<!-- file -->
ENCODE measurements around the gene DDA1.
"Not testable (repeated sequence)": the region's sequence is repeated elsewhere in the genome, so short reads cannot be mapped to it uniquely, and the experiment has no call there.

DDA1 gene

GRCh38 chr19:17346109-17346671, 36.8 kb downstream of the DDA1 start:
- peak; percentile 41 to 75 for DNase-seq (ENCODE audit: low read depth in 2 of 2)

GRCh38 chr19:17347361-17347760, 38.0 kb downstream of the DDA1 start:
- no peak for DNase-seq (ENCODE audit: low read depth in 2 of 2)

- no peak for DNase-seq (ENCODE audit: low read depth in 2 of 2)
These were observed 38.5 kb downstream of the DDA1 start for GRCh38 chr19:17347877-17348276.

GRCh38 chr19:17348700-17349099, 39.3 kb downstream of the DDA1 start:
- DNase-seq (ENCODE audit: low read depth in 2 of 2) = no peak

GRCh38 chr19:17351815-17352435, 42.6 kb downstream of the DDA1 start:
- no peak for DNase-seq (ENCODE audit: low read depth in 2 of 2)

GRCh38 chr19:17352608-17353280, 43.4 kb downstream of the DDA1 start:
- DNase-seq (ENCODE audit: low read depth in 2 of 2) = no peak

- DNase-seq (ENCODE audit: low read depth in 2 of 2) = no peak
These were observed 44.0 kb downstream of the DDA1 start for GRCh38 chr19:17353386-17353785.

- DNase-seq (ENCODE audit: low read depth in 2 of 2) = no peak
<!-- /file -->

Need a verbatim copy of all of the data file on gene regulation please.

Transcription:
ENCODE measurements around the gene DDA1.
"Not testable (repeated sequence)": the region's sequence is repeated elsewhere in the genome, so short reads cannot be mapped to it uniquely, and the experiment has no call there.

DDA1 gene

GRCh38 chr19:17346109-17346671, 36.8 kb downstream of the DDA1 start:
- peak; percentile 41 to 75 for DNase-seq (ENCODE audit: low read depth in 2 of 2)

GRCh38 chr19:17347361-17347760, 38.0 kb downstream of the DDA1 start:
- no peak for DNase-seq (ENCODE audit: low read depth in 2 of 2)

- no peak for DNase-seq (ENCODE audit: low read depth in 2 of 2)
These were observed 38.5 kb downstream of the DDA1 start for GRCh38 chr19:17347877-17348276.

GRCh38 chr19:17348700-17349099, 39.3 kb downstream of the DDA1 start:
- DNase-seq (ENCODE audit: low read depth in 2 of 2) = no peak

GRCh38 chr19:17351815-17352435, 42.6 kb downstream of the DDA1 start:
- no peak for DNase-seq (ENCODE audit: low read depth in 2 of 2)

GRCh38 chr19:17352608-17353280, 43.4 kb downstream of the DDA1 start:
- DNase-seq (ENCODE audit: low read depth in 2 of 2) = no peak

- DNase-seq (ENCODE audit: low read depth in 2 of 2) = no peak
These were observed 44.0 kb downstream of the DDA1 start for GRCh38 chr19:17353386-17353785.

- DNase-seq (ENCODE audit: low read depth in 2 of 2) = no peak